Getting mission statements right | MBA Learnings

We recently looked at a few mission statements in our Values Based Leadership class:

Wal-Mart: We save people money so they can live better.
Burlington Northern and Santa Fe Railroad: Our vision is to realize the tremendous potential of the Burlington Northern and Santa Fe Railway by providing transportation services that consistently meet our customers’ expectations.
Dow Chemical: To constantly improve what is essential to human progress by mastering science and technology.

As we went through these statements, our comments were around the following ideas:

Prof. Kraemer on ‘Becoming the Best’

Prof. Harry Kraemer confesses that he does not do Q&As.

He does Q&Os.

“I have very few answers but a lot of opinions,” Kraemer said recently. One thing he is passionately opinionated about is leadership, and many of his thoughts on the topic can be found in his new book, “Becoming the Best: Build a World-Class Organization Through Values-Based Leadership,” which is available for purchase today.

In his first book, “From Values to Action: The Four Principles of Values-Based Leadership,” Kraemer showed how self-reflection, balance, true self-confidence and genuine humility are the four traits of today’s most effective leaders. In “Becoming the Best,” he explains anyone can apply these principles to become a values-based leader and help create values-based organizations.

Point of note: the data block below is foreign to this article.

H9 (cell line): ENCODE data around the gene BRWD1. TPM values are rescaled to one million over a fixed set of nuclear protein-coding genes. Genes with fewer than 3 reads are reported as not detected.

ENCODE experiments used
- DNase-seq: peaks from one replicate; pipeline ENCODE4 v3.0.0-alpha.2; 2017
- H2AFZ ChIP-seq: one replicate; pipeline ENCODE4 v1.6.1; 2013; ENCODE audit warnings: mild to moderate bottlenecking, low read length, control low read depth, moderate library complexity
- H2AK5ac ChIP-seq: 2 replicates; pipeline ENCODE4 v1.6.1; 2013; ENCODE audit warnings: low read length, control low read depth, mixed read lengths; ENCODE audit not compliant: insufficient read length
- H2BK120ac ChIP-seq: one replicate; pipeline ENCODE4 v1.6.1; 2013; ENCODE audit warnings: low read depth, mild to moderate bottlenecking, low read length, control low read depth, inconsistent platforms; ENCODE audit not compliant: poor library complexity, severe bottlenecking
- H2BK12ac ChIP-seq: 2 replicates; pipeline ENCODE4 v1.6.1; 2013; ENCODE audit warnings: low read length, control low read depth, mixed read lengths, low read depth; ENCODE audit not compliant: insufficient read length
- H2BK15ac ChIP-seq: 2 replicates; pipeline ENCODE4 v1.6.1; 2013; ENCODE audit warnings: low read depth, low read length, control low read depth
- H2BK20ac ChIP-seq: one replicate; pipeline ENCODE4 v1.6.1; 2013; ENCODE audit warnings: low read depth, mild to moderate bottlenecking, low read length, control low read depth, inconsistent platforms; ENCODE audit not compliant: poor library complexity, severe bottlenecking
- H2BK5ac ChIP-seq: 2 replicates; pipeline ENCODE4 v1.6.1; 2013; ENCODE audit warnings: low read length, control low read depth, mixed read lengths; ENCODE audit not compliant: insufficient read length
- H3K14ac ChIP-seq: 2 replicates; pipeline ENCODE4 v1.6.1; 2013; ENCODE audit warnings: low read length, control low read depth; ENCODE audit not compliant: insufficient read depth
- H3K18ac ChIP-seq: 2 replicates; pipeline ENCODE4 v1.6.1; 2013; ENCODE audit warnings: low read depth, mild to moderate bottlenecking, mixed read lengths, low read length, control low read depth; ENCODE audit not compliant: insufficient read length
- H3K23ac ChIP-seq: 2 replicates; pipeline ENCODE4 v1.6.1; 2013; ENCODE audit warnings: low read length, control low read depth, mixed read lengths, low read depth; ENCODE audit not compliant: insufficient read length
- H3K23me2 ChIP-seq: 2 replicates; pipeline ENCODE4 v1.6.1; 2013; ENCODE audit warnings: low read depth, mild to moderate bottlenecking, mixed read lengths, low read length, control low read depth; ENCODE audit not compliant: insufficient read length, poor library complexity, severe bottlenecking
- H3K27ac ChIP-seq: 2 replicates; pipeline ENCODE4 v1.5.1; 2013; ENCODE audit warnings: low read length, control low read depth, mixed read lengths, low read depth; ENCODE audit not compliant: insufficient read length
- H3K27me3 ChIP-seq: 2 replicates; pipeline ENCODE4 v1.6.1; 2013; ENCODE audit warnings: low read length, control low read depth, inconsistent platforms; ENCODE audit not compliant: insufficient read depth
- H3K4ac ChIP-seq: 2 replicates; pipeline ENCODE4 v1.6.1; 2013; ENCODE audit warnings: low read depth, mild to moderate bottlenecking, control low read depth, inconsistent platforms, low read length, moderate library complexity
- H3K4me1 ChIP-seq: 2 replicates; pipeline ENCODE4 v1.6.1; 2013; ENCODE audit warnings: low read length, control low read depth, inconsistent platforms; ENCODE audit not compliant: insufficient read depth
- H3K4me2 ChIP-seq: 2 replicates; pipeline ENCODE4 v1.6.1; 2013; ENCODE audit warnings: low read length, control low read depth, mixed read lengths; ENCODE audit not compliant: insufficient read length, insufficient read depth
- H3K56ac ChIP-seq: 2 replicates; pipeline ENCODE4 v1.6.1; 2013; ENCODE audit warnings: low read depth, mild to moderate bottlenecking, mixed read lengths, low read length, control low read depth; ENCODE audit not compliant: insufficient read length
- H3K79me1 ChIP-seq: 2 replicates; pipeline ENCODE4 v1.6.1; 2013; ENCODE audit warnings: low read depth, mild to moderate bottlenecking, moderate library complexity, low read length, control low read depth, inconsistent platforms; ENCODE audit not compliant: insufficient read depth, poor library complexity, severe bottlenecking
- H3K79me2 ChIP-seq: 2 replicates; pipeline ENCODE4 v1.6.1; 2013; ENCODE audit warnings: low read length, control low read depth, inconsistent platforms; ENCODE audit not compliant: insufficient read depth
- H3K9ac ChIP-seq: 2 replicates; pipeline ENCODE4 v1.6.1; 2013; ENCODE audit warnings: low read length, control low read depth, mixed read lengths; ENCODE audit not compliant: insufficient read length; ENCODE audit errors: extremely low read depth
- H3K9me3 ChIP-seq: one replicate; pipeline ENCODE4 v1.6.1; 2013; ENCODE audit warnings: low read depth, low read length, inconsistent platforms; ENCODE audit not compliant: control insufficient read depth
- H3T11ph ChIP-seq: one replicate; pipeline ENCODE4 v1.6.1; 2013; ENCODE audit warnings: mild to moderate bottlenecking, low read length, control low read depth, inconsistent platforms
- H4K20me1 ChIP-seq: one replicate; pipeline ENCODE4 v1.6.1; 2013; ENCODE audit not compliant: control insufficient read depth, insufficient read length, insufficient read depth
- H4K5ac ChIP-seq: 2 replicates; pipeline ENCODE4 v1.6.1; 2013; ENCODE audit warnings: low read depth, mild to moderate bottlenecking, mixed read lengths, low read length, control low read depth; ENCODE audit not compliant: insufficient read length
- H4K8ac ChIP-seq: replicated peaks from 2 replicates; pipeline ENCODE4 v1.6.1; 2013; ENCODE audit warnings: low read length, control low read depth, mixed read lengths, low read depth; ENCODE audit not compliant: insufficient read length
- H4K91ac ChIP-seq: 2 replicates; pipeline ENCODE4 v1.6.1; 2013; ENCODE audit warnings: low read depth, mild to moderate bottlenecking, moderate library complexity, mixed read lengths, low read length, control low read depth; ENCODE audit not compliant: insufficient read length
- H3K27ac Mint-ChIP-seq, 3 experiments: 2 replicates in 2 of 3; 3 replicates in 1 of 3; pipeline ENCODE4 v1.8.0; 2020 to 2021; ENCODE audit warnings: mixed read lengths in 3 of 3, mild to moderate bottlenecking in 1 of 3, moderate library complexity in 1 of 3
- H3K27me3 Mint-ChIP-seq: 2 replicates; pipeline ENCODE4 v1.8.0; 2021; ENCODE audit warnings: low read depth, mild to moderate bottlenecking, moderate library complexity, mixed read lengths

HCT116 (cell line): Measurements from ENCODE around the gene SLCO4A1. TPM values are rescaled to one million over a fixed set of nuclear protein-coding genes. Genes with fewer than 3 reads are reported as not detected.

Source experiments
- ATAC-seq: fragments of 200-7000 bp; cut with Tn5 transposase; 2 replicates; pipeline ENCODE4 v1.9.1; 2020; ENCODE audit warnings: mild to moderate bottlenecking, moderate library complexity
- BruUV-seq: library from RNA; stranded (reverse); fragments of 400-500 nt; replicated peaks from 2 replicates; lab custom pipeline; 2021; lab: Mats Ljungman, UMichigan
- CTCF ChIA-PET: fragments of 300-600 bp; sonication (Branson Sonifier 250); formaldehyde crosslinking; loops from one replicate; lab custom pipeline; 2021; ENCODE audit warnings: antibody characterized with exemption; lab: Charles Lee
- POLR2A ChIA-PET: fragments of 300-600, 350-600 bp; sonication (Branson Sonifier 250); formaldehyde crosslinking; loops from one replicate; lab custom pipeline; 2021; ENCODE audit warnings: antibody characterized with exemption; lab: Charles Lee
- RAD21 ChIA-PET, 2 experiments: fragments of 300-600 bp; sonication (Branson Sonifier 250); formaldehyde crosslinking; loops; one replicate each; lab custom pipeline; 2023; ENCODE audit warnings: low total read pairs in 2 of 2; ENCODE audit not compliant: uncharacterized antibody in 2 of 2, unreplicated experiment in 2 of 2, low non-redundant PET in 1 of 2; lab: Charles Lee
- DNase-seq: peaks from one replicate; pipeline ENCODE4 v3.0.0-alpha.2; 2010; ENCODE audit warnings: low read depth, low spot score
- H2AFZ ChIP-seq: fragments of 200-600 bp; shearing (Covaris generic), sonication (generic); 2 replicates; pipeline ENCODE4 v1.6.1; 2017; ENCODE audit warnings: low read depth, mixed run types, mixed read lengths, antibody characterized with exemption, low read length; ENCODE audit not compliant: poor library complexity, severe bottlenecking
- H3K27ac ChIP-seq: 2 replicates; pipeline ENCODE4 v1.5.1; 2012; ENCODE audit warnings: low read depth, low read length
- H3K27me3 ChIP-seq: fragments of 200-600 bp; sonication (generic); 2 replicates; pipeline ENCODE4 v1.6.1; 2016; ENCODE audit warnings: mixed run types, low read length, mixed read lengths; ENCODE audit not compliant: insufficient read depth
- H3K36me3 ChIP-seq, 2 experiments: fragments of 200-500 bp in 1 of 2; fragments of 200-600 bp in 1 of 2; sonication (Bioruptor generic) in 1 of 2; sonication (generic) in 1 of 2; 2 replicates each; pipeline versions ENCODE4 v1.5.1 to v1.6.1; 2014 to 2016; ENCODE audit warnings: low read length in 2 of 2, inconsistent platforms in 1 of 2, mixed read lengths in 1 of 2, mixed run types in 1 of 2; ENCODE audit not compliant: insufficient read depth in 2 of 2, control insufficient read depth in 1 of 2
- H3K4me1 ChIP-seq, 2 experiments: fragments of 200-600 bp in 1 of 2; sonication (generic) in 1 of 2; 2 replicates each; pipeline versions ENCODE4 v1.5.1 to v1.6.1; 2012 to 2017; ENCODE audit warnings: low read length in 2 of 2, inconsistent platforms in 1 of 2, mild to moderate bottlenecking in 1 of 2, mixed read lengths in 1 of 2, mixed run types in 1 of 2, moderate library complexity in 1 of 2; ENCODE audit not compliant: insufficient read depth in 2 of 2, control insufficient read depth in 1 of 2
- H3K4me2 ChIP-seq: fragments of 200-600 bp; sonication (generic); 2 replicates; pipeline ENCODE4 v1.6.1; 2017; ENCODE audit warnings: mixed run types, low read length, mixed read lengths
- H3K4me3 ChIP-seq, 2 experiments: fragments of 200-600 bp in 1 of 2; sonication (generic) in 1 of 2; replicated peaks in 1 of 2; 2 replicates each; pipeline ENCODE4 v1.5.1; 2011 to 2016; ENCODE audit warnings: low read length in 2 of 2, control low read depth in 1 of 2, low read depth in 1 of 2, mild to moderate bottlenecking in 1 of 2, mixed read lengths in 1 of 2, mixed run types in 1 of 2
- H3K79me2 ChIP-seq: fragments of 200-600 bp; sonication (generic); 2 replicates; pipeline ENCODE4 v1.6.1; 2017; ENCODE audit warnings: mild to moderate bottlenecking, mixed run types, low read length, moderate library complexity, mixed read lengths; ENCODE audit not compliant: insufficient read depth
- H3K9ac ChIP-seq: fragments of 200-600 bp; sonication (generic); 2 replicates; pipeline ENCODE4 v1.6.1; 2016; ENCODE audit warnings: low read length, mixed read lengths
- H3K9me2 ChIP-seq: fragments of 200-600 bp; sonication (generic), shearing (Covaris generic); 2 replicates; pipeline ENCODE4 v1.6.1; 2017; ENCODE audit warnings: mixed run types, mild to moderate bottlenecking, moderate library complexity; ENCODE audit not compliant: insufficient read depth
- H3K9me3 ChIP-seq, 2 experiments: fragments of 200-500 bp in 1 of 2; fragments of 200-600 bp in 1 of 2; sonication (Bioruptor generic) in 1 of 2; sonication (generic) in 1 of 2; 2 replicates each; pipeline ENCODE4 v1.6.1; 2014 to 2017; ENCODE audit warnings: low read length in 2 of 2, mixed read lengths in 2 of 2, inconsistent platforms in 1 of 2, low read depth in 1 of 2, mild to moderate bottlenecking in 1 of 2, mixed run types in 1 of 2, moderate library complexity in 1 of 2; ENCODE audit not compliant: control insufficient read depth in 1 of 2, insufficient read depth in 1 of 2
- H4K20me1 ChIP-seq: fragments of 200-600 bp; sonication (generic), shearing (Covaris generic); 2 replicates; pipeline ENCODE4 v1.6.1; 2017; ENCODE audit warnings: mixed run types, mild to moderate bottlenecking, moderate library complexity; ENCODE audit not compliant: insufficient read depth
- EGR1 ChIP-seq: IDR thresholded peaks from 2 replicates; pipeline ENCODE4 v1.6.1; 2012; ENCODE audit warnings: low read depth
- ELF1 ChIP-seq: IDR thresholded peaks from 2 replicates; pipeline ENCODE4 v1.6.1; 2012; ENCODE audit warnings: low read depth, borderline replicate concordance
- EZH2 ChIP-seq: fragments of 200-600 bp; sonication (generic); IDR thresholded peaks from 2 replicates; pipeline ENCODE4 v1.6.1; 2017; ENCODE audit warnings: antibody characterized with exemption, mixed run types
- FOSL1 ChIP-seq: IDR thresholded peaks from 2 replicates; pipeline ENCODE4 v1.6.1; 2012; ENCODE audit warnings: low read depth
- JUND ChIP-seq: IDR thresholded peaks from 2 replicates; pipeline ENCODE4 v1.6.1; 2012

Do defaults save lives? | MBA Learnings

A powerful study by Goldstein and Johnson in 2003 explored the relevance of defaults in organ donation. We discussed their findings and the implications in our class on “Values based Leadership.” Most countries have big problems with organ donations due to the large gaps between the number of donors and the number who need organs. However, this graph illustrating the difference in organ donation rates in the European Union is telling.

The sandwich strategy | MBA Learnings

A case study on “The sandwich strategy:”

Federal Express (FedEx) created an overnight delivery service toto compete with the United States Postal Service (USPS). Responding to FedEx’s entry and early success, USPS created a product called Express Mail priced at $8.95, as compared to FedEx’s $12.

FedEx, had it been like most companies, would have reduced price and gone to war with the USPS. But, price is not just a number. It is a way of signaling value and FedEx understood that. So, they responded by redefining their market.